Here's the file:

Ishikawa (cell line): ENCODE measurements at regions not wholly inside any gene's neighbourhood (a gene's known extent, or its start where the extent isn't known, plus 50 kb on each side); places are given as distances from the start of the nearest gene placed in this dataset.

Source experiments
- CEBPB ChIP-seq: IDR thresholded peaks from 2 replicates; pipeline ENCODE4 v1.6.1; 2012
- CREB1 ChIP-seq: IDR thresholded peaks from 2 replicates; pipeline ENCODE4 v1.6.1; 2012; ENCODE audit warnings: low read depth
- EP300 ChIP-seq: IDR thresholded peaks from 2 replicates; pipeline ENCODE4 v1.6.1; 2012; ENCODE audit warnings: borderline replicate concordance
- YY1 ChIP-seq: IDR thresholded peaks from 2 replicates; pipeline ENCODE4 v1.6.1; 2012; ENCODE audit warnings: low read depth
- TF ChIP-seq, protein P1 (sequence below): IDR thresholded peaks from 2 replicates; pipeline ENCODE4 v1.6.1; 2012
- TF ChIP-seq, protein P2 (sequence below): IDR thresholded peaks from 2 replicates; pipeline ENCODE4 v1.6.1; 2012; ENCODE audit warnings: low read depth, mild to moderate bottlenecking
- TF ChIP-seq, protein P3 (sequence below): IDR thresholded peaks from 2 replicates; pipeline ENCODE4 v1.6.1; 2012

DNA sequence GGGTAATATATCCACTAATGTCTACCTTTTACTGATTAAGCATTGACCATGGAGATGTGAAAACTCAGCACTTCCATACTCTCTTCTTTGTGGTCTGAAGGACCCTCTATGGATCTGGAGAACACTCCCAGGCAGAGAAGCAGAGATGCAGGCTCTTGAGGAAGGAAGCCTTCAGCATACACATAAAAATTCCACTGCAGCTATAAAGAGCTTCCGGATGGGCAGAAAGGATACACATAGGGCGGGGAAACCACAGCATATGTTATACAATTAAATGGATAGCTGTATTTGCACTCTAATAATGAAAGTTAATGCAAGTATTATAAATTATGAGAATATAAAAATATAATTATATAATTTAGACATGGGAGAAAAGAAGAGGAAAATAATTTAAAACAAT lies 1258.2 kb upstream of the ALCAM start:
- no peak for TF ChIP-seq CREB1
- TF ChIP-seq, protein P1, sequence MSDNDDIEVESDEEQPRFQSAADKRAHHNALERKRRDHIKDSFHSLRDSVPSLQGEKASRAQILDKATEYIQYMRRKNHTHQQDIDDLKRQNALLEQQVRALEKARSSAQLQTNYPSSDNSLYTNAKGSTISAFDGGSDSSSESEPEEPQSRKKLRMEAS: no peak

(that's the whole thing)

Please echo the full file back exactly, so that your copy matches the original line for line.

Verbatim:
Ishikawa (cell line): ENCODE measurements at regions not wholly inside any gene's neighbourhood (a gene's known extent, or its start where the extent isn't known, plus 50 kb on each side); places are given as distances from the start of the nearest gene placed in this dataset.

Source experiments
- CEBPB ChIP-seq: IDR thresholded peaks from 2 replicates; pipeline ENCODE4 v1.6.1; 2012
- CREB1 ChIP-seq: IDR thresholded peaks from 2 replicates; pipeline ENCODE4 v1.6.1; 2012; ENCODE audit warnings: low read depth
- EP300 ChIP-seq: IDR thresholded peaks from 2 replicates; pipeline ENCODE4 v1.6.1; 2012; ENCODE audit warnings: borderline replicate concordance
- YY1 ChIP-seq: IDR thresholded peaks from 2 replicates; pipeline ENCODE4 v1.6.1; 2012; ENCODE audit warnings: low read depth
- TF ChIP-seq, protein P1 (sequence below): IDR thresholded peaks from 2 replicates; pipeline ENCODE4 v1.6.1; 2012
- TF ChIP-seq, protein P2 (sequence below): IDR thresholded peaks from 2 replicates; pipeline ENCODE4 v1.6.1; 2012; ENCODE audit warnings: low read depth, mild to moderate bottlenecking
- TF ChIP-seq, protein P3 (sequence below): IDR thresholded peaks from 2 replicates; pipeline ENCODE4 v1.6.1; 2012

DNA sequence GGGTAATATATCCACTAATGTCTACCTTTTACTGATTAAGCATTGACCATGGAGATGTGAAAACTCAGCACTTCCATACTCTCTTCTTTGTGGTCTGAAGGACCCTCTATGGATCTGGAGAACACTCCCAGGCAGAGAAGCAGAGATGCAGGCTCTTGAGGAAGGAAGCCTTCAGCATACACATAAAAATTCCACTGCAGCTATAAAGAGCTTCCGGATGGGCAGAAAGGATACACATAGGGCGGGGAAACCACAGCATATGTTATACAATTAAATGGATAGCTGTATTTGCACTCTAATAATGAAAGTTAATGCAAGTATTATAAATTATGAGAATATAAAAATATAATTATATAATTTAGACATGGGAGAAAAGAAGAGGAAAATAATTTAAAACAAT lies 1258.2 kb upstream of the ALCAM start:
- no peak for TF ChIP-seq CREB1
- TF ChIP-seq, protein P1, sequence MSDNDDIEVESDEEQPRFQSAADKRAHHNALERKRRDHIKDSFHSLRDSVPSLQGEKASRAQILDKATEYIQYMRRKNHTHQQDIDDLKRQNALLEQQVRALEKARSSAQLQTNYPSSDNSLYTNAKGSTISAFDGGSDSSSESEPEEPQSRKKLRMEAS: no peak